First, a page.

NOAA's carbon dioxide measurements are taken at Mauna Loa, Hawaii
NOAA’s carbon dioxide measurements are taken at Mauna Loa, Hawaii.
Shutterstock / Galyna Andrushko

Atmospheric carbon dioxide levels rose to just under 395 parts per million last year, according to new figures from the National Oceanic and Atmospheric Administration. Compare that to the 350 ppm target that many climate scientists and activists say we need to get down to — activists like those at, yes, 350.org.

Global CO2 levels last year jumped by 2.67 parts per million, which might not sound like a dramatic leap, but it’s the second highest one-year increase since record-keeping began in 1959, surpassed only by the 1998 spike of 2.93 ppm.

From the Associated Press:

In 2009, the world’s nations agreed on a voluntary goal of limiting global warming to 3.6 degrees Fahrenheit [2 degrees Celsius] over pre-industrial temperature levels. Since the mid-1800s temperatures have already risen about 1.5 degrees. Current pollution trends translate to another 2.5 to 4.5 degrees of warming within the next several decades, [says John Reilly of MIT’s Joint Program on the Science and Policy of Global Change].

“The prospects of keeping climate change below that [3.6 degree F goal] are fading away,” [NOAA’s Pieter] Tans says.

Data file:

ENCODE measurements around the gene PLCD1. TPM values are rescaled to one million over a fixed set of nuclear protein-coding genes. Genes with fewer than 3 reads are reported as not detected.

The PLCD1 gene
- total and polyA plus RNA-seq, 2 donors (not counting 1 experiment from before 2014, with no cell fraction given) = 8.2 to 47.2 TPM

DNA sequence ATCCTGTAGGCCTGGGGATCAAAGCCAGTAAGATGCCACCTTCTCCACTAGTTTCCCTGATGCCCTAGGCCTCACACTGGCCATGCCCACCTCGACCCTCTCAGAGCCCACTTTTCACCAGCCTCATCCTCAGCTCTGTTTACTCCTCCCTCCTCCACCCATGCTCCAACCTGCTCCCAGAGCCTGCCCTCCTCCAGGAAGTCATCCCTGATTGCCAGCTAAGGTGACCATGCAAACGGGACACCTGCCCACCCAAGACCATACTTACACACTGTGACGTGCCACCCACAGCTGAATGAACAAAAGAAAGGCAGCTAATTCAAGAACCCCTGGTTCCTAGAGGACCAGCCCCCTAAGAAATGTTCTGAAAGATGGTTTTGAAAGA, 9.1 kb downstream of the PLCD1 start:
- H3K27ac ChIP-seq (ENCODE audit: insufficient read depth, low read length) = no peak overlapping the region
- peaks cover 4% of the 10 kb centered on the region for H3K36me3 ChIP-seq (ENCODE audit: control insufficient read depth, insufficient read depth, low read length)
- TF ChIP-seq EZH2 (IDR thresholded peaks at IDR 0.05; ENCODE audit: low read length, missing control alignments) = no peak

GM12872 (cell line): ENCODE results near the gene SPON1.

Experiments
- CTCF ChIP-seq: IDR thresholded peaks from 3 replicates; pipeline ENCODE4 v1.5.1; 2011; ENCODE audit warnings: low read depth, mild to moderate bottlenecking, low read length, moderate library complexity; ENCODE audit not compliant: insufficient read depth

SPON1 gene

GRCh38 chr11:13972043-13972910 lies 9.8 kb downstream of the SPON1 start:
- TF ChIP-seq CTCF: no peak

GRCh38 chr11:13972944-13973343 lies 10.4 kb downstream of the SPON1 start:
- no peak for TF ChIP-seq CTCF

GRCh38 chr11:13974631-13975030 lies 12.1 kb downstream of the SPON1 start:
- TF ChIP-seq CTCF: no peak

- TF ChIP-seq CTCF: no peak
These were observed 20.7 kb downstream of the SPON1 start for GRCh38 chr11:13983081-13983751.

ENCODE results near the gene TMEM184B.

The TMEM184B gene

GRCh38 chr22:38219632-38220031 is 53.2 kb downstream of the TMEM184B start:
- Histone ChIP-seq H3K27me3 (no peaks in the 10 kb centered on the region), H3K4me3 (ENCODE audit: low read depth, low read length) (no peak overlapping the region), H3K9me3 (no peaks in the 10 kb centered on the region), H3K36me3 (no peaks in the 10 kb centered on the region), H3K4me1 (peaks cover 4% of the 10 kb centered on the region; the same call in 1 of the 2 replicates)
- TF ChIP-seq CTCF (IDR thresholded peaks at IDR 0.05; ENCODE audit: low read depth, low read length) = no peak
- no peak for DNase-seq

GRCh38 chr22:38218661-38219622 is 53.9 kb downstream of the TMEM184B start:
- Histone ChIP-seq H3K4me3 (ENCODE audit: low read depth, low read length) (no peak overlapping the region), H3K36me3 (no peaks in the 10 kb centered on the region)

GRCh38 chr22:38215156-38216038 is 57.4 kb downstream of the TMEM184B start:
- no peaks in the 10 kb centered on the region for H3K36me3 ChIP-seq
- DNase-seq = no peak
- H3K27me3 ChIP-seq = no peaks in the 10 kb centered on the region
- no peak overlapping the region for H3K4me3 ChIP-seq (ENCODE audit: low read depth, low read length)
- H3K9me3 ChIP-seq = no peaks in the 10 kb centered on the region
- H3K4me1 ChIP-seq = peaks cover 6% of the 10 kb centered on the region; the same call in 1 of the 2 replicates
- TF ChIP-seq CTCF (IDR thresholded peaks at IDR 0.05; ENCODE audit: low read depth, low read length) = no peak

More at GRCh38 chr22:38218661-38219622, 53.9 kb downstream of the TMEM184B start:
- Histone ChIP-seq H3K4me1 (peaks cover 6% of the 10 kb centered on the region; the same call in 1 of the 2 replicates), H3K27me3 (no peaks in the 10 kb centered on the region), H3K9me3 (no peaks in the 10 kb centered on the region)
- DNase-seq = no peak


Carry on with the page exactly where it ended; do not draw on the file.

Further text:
Why are greenhouse gas levels rising so quickly? From the same article:

More coal-burning power plants, especially in the developing world, are the main reason emissions keep going up — even as they have declined in the U.S. and other places, in part through conservation and cleaner energy.

At the same time, plants and the world’s oceans, which normally absorb some carbon dioxide, last year took in less than they do on average, says [Reilly]. Plant and ocean absorption of carbon varies naturally year to year.

But, Tans tells The Associated Press the major factor is ever-rising fossil fuel burning: “It’s just a testament to human influence being dominant.”

Hurrah for dominance. Maybe now let’s use that dominance to do some actual good?